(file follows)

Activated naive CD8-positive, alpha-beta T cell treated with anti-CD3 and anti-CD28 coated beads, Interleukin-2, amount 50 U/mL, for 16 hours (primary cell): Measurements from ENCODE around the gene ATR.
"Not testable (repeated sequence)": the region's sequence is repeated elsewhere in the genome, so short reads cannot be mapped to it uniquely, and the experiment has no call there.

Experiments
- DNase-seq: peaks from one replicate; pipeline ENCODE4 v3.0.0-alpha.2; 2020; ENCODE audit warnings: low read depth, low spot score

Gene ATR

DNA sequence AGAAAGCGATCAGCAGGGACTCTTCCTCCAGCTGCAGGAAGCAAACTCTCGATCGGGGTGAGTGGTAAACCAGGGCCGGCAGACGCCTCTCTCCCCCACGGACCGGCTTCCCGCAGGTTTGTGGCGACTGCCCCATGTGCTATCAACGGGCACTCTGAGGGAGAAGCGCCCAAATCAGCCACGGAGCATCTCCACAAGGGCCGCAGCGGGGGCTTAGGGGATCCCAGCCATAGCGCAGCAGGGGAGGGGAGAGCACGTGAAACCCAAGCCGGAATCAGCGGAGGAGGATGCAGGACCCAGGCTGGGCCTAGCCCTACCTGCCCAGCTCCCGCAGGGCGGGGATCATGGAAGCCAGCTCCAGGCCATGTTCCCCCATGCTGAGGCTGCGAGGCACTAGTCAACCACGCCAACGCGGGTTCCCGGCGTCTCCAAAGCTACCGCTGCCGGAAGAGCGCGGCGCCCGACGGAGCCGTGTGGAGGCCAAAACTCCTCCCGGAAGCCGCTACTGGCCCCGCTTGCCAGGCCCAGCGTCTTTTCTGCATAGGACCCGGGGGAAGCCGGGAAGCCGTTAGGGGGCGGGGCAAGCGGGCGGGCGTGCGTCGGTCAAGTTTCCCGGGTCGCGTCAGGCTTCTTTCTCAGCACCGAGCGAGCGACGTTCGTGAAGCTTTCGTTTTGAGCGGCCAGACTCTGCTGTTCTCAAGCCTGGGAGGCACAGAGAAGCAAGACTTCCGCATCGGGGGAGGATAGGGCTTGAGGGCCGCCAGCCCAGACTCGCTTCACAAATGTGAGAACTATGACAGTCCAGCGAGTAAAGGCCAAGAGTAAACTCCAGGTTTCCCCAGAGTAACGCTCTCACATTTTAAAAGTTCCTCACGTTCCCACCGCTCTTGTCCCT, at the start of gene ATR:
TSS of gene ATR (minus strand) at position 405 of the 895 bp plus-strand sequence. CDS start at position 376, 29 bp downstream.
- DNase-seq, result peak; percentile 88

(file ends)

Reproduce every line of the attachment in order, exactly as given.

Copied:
Activated naive CD8-positive, alpha-beta T cell treated with anti-CD3 and anti-CD28 coated beads, Interleukin-2, amount 50 U/mL, for 16 hours (primary cell): Measurements from ENCODE around the gene ATR.
"Not testable (repeated sequence)": the region's sequence is repeated elsewhere in the genome, so short reads cannot be mapped to it uniquely, and the experiment has no call there.

Experiments
- DNase-seq: peaks from one replicate; pipeline ENCODE4 v3.0.0-alpha.2; 2020; ENCODE audit warnings: low read depth, low spot score

Gene ATR

DNA sequence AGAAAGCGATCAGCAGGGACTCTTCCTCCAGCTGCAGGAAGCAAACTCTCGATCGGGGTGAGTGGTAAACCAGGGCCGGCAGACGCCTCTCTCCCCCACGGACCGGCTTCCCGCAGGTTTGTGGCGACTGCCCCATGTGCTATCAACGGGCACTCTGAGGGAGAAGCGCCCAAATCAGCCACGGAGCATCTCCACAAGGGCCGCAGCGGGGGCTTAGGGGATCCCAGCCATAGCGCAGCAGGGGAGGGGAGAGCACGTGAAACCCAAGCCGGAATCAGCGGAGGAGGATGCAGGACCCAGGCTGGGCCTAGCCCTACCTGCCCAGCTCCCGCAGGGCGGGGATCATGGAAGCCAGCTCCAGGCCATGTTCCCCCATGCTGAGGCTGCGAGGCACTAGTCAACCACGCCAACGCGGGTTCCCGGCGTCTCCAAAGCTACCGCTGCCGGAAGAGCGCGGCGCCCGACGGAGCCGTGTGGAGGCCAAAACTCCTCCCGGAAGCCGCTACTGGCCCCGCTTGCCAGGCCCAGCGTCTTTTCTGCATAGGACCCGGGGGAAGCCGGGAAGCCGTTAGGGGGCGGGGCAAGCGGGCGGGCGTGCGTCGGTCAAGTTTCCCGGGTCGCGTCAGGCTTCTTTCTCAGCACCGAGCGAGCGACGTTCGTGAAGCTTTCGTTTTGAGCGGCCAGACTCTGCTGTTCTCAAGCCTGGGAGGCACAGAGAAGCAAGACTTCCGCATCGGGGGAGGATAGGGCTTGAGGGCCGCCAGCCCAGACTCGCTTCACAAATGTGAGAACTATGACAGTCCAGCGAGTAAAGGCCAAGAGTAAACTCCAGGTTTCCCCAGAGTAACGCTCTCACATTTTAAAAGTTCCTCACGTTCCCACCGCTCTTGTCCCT, at the start of gene ATR:
TSS of gene ATR (minus strand) at position 405 of the 895 bp plus-strand sequence. CDS start at position 376, 29 bp downstream.
- DNase-seq, result peak; percentile 88